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Spaghetti and Clam Sauce

I order spaghetti and white clam sauce all the time but have never made it. I am planning on making it this week and have been looking up recipes. Marcella Hazans recipe has no butter, but when I order it, I always taste lots of butter. What is the most traditional formula ( my guess is Marcella is traditional and what I order is not). Also, what are your favorite recipes for this dish.

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  1. Our family favorite is from Craig Claiborne's NY Times Cookbook --- very simple, very fabulous for a canned clams recipe.

    10 Replies
    1. re: Sarah

      Could you post the Claiborne recipe here? I just googled it and couldn't find the recipes, just mentions of how good and simple it is.

      1. re: AhhTahoe

        I have a copy of Claiborne's NEW NY Times cookbook (copyright 1995),and the only spaghetti with clams recipe in it calls for fresh clams, not canned. I've never made it but it looks great - thanks for giving me a reason to look it up!

        It's actually a spicy version, Spaghetti alla Puttanesca con Vongole. I'll paraphrase it (required by site rules when posting recipes).

        Ingredients:
        1/4 cup olive oil
        1 tbsp minced garlic
        4 cups peeled, chopped tomatoes
        1/3 cup chopped parsley
        2 tbsp chopped fresh basil
        1 tsp dried oregano
        1/2 tsp crushed red pepper flakes, or more to taste
        2 tbsp drained capers
        18 black olives, pitted
        2 2-oz cans flat anchovies
        24 littleneck clams, the smaller the better
        1 lb spaghetti

        Heat oil in heavy pan and add garlic. Cook 30 seconds (do not brown), then add the tomatoes, herbs (reserving half the parsley), capers and olives.

        Cook, stirring often, over medium high heat for about 25 minutes. While this is cooking, drain and chop the anchovies and wash the clams.

        When the 25 minutes is up, add the anchovies and remaining parsley. Cook 1 minute, stirring constantly.

        Put the clams in the pan and cover tightly. Cook five minutes or until all the clams have opened. Serve with al dente spaghetti.

        1. re: BobB

          I tried this with a few changes and it is good but to me it isn't the white clam sauce I know and love. too much going on. But it is a good pasta.

        2. re: AhhTahoe

          White Clam Sauce (about 4 cups)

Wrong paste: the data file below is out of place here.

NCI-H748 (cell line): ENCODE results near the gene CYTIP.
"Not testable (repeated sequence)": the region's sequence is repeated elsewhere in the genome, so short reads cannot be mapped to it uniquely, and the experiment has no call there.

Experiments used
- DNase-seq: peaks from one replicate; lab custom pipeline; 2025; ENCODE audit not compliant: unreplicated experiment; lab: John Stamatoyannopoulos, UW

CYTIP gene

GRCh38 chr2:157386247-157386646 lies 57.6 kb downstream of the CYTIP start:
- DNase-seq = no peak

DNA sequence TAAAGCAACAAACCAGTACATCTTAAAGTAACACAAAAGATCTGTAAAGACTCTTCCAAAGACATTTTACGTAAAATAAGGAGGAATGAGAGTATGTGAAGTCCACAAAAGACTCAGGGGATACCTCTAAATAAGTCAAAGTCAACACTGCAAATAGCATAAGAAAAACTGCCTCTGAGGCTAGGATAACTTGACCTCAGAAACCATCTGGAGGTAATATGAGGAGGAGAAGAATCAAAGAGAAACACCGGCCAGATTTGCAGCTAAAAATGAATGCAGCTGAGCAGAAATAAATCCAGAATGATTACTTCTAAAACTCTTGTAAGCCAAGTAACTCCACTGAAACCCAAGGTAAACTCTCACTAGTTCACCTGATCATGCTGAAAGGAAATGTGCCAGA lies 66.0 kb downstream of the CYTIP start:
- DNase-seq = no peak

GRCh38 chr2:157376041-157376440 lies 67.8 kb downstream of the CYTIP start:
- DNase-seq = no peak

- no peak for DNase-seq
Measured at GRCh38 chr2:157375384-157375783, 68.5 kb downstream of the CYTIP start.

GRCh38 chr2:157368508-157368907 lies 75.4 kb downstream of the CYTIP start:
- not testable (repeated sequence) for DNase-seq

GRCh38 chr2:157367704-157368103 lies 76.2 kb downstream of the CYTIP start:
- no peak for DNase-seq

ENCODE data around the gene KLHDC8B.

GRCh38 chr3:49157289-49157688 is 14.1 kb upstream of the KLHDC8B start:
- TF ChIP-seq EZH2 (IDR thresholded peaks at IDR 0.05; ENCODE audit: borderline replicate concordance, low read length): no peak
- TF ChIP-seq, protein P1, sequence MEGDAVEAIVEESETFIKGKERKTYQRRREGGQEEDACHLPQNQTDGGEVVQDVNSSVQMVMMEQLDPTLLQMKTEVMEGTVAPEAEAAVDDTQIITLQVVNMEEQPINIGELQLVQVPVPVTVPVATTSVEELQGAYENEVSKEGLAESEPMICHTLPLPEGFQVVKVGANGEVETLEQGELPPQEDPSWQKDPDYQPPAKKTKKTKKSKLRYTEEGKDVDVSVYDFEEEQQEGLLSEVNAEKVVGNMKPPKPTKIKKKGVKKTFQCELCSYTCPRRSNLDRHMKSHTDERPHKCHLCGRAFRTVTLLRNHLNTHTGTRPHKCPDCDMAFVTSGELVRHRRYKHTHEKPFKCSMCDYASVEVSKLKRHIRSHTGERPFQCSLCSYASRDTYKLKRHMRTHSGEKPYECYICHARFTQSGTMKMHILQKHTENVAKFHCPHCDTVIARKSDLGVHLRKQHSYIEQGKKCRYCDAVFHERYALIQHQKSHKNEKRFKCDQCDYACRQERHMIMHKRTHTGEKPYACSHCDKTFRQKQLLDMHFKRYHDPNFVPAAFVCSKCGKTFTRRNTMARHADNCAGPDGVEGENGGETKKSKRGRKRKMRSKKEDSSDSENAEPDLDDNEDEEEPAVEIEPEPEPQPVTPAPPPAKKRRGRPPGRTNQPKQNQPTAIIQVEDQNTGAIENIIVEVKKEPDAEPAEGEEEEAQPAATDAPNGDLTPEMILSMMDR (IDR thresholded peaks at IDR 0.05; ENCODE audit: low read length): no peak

1/4 c butter (I use less)
          1 large clove garlic, minced
          2 Tb flour
          2 c clam juice (1 bottle + from canned clams)
          1/4 c chopped parsley
          s&p to taste
          1-1/2 tsp dried thyme leaves
          2 c minced clams, fresh or canned (save juice)
          Heat butter in saucepan, add garlic and cook 30 sec. over med heat. Whisk in flour and stir while adding clam juice.
          Add parsley, s,p and thyme and simmer gently 10 mins. Add clams to heat through. Serve over linguine. Enjoy!

          1. re: Sarah

            My Mom would make this- and I hated it as a kid. She always used canned.
            Love it now-thanks for sharing your recipe.

            1. re: Boccone Dolce

              I thought it was a family favorite!! Guess I'm gonna have to beat the truth out of the "kids."

        3. re: Sarah

          That's what we make... both his white and his red. For the white one, tho, I often use fresh clams.

          It's not in the NEW New York Times Cookbook, it's in the original.

          1. re: ChefJune

            I have never tried making the red -- does the clam flavor come through? With the white, I've only used canned -- how many fresh clams do you use instead?

            1. re: Sarah

              yes, the clam flavor definitely comes through with the tomatoes in this recipe.

              When I use fresh, I like a couple of pounds. and plenty of freshly chopped parsley and garlic chives. ;)

              1. re: ChefJune

                Agreed, the flavor is equally as good, just a bit different than white. My ex liked red and me white. Usually, sometimes we reversed. But yep, I like the red, but prefer the white.

        4. I make pasta and white clam sauce often. But I use fresh clams. And butter, butter, butter. One of the key things is lots of chopped Italian (flat-leaved) parsley, and lotsa garlic. Occasionally I'll add some finely diced, sauteed hot pepper.

          1. I don't have a recipe, but was taught by my Italian MIL and it's delicious! I saute sliced garlic(3-4 large cloves) in olive oil over medium heat in a large, wide pot. Add red pepper flakes to taste. Remove garlic pieces (lightly browned) and add 2 dozen well-scrubbed small clams to the pot with about 1 cup of white wine. Cover and steam until clams just open. Pull them out and place in a dish to cool slightly. Remove clam from shell, discarding shells. Strain the broth from the pot through a coffee filter to remove any grit. Add clams (chopped if they're large) and garlic to broth. Finish with a large handful of chopped parsley, more red pepper to taste, and a glug of olive oil. Serve with al dente linguine (or spaghetti in your case) - it's so delicious!

            1. I use Marcella's recipe - have for years and love it. I've never had this dish w/ butter, and couldn't eat it if it did. There are some good threads about this dish from a year or so ago I think. Can try to dig them up for you if you like.

              4 Replies
                1. re: MMRuth